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Re: Two questions about bagid

From: pat hayes <phayes@ai.uwf.edu>
Date: Wed, 5 Mar 2003 10:05:46 -0500
Message-Id: <p05111b0cba8bba68e5bc@[64.134.139.17]>
To: Tim Berners-Lee <timbl@w3.org>
Cc: Frank Manola <fmanola@mitre.org>, w3c-rdfcore-wg@w3.org

>(with apologies, a message delayed for a few days, while my laptop 
>was repaired)
>
>
>>I don't necessarily mean to suggest that we go back through all 
>>this again, but the pertinent threads where we discussed this were 
>>places like the following, in case anyone wants to go through the 
>>archives (including de re/de dicto, Superman, and the whole nine 
>>yards):
>>
>>http://lists.w3.org/Archives/Public/w3c-rdfcore-wg/2002Jan/0157.html
>
>A thread which argues philosophically about the identity of URIs but does not
>discuss allowed entailments.
>
>There was a lack of test case.   One test case is whether (writing = 
>for daml:equivelentTo)
>the following is a valid entailment:
>
>:Superman =  :ClarkeKent.
>Lois :believes :s .
>:s  rdf:subject :Superman .
>:s rdf:predicate rdf:type.
>:s rdf:object  :Strongman.
>_________________________
>Lois :believes :s .
>:s  rdf:subject : ClarkeKent .
>:s rdf:predicate rdf:type.
>:s rdf:object  :Strongman.
>
>This follows from a current axiom of = that
>
>{ ?x ?p ?y.  ?y = ?z } => { ?x ?p ?z }.
>
>This settles the question as to whether quoting would matter or not.
>Clearly quoting solves the problem.

It stops the bad inference, indeed. But it stops it utterly. For 
example, consider what Lois eventually finds out, when she discovers 
that ClarkeKent really *is* Superman. Now you want to be able to do 
equality reasoning on this part of her beliefs, but howre you gonna 
do it? You don't want to say that Lois believes that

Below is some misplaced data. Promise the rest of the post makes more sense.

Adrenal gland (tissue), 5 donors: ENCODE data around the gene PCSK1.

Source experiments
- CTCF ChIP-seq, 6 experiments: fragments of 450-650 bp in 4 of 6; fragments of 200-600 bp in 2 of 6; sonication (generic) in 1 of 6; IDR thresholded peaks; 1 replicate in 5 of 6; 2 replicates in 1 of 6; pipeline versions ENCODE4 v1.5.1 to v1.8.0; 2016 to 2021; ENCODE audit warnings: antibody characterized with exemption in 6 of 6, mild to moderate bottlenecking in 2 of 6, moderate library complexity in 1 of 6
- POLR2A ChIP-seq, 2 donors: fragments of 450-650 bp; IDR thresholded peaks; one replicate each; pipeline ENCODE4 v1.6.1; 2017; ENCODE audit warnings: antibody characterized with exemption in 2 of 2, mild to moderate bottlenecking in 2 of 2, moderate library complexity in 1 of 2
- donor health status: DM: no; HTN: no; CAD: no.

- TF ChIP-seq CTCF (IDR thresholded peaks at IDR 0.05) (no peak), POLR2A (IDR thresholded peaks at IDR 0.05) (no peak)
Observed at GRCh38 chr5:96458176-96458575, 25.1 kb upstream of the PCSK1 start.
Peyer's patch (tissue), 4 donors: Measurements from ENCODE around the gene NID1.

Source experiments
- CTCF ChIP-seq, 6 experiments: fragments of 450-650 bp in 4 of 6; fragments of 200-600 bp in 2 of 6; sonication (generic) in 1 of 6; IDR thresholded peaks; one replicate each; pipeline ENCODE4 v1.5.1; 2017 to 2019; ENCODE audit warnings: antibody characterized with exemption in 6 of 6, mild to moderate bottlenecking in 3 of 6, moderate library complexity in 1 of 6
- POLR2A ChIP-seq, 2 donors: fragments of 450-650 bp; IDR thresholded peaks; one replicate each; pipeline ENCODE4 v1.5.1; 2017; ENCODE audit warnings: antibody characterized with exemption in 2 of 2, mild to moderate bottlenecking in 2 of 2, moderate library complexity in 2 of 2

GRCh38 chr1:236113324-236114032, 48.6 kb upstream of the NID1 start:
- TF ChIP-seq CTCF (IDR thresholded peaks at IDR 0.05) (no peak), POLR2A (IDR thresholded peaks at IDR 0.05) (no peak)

":Superman" = ":ClarkeKent"

because she hasn't lost her ability to distinguish different 
character strings. She has just come to realize that two different 
strings denote the same thing, a fact that is best described with an 
equation which *uses* the strings:

:Superman = :ClarkeKent

The difference being that although this was always true, now Lois 
actually believes it.

What you really want to be able to do is to describe Lois' beliefs, 
to see the world from her point of view, without getting that muddled 
up with the way the world actually is. This requires some kind of 
scoping mechanism, such as a modality, to separate beliefs from 
facts. Then there is a clear difference between saying CK = Sup  and 
saying that Lois believes( CK = Sup) , and the general point of view 
is that

If you use quotation to express beliefs, then you do indeed have an 
insurance against inappropriate de re inferences, but you are unable 
to express actual de re beliefs properly. So quotation is a very 
blunt tool for handling propositional attitudes.

Pat


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Received on Wednesday, 5 March 2003 10:06:04 EST

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